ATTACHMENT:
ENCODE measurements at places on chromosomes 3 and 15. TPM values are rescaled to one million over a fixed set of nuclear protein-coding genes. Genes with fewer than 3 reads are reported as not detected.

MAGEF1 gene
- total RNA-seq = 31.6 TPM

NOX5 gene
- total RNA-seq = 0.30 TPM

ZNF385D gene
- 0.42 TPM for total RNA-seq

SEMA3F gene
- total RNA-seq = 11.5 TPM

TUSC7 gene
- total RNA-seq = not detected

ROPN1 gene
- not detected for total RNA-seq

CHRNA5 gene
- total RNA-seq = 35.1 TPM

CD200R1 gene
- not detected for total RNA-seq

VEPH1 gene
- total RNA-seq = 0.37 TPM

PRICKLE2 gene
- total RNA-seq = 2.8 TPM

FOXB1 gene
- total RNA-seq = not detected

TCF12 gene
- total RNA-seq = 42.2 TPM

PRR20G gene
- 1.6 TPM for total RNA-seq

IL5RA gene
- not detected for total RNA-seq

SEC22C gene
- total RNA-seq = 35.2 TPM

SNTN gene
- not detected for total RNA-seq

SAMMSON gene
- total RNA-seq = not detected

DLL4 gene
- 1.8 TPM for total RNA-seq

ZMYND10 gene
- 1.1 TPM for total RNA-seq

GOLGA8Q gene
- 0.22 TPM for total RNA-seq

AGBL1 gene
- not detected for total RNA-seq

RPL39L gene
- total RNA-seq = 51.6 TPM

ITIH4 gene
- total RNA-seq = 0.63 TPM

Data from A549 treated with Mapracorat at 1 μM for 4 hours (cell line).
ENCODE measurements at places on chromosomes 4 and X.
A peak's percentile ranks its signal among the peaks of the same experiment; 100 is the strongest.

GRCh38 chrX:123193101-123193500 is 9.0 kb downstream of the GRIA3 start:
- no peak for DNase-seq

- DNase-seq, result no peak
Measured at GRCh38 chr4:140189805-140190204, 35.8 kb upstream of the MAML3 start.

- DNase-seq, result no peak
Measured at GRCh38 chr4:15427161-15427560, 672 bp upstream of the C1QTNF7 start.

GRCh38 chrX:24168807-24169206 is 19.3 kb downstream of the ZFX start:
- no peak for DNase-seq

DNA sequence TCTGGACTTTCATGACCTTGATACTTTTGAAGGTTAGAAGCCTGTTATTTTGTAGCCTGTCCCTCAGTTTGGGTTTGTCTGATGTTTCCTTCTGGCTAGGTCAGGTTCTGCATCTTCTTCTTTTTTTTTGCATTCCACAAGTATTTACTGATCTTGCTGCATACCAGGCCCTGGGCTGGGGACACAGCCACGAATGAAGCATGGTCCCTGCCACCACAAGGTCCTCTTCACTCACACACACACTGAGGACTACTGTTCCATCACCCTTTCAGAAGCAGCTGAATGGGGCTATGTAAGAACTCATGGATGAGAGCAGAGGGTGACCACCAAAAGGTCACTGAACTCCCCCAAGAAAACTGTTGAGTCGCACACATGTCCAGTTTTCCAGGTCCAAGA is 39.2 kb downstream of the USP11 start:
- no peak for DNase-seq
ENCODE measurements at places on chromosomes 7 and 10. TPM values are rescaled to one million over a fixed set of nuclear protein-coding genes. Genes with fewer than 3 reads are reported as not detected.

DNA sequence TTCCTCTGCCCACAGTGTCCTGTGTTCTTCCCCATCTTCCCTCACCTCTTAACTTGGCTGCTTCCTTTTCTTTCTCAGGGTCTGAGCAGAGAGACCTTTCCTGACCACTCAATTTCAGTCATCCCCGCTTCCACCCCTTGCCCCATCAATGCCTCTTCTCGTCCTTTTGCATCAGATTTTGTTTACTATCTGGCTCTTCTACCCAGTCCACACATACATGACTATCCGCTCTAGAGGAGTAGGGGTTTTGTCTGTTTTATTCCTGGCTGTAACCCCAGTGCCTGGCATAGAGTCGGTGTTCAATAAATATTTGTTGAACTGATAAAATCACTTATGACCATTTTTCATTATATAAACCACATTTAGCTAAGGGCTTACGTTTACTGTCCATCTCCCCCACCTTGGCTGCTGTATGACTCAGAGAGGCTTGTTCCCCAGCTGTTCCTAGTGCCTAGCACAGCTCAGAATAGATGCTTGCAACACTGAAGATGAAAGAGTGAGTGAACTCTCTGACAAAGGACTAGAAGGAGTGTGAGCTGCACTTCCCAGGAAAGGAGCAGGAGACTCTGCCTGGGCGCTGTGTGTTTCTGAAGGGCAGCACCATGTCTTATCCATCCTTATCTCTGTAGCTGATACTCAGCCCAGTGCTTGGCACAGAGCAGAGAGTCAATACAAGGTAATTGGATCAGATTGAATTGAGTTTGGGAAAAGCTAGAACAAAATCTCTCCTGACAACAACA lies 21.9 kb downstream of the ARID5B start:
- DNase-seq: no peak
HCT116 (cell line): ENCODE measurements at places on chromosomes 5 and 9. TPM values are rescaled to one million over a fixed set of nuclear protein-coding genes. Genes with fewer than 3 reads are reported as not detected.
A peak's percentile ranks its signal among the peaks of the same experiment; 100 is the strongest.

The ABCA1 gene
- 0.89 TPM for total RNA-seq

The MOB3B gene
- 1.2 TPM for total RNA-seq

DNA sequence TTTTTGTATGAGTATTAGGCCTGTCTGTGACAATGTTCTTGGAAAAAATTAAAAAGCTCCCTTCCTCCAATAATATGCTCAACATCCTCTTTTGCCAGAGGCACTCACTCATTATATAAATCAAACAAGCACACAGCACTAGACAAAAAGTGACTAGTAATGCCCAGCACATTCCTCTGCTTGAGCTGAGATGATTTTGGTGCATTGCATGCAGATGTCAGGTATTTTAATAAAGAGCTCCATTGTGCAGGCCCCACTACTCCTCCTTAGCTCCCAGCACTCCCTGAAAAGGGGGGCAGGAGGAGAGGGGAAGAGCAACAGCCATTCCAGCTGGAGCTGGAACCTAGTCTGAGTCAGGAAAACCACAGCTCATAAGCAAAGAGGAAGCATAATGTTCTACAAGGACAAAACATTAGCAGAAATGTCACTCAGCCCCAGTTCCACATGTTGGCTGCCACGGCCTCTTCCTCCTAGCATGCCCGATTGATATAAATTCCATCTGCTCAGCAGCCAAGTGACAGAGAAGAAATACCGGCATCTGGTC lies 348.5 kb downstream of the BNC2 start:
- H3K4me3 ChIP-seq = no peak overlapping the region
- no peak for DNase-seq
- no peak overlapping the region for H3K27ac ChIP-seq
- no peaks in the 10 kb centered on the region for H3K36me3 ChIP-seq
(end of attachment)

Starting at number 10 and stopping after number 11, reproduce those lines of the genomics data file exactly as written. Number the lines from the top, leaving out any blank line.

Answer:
TUSC7 gene
- total RNA-seq = not detected